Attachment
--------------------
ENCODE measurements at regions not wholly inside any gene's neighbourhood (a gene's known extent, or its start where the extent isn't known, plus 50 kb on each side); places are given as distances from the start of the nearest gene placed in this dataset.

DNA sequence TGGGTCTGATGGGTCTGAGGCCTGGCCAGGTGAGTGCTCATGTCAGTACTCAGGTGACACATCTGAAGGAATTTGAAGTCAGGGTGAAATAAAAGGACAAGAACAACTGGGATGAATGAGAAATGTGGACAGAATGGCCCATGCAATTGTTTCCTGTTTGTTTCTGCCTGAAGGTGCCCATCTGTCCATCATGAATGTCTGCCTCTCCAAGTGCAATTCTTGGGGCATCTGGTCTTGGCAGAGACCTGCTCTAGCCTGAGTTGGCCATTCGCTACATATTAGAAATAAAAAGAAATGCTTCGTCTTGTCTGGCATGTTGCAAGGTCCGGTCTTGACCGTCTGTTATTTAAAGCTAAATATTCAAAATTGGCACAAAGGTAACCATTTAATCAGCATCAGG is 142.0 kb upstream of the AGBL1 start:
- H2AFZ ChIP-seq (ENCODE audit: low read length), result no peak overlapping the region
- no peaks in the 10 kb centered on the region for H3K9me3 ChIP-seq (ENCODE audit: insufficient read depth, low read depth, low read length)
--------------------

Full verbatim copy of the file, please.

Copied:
ENCODE measurements at regions not wholly inside any gene's neighbourhood (a gene's known extent, or its start where the extent isn't known, plus 50 kb on each side); places are given as distances from the start of the nearest gene placed in this dataset.

DNA sequence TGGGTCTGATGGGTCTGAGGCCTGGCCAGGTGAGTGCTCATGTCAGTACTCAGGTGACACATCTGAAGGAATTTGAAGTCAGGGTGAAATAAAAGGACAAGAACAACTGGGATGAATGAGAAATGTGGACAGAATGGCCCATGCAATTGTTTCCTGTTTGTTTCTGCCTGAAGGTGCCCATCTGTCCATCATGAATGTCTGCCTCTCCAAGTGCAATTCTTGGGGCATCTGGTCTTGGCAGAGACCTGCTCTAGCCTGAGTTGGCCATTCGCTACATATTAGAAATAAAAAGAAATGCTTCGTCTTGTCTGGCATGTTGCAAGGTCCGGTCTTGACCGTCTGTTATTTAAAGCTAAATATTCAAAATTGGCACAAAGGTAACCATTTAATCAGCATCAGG is 142.0 kb upstream of the AGBL1 start:
- H2AFZ ChIP-seq (ENCODE audit: low read length), result no peak overlapping the region
- no peaks in the 10 kb centered on the region for H3K9me3 ChIP-seq (ENCODE audit: insufficient read depth, low read depth, low read length)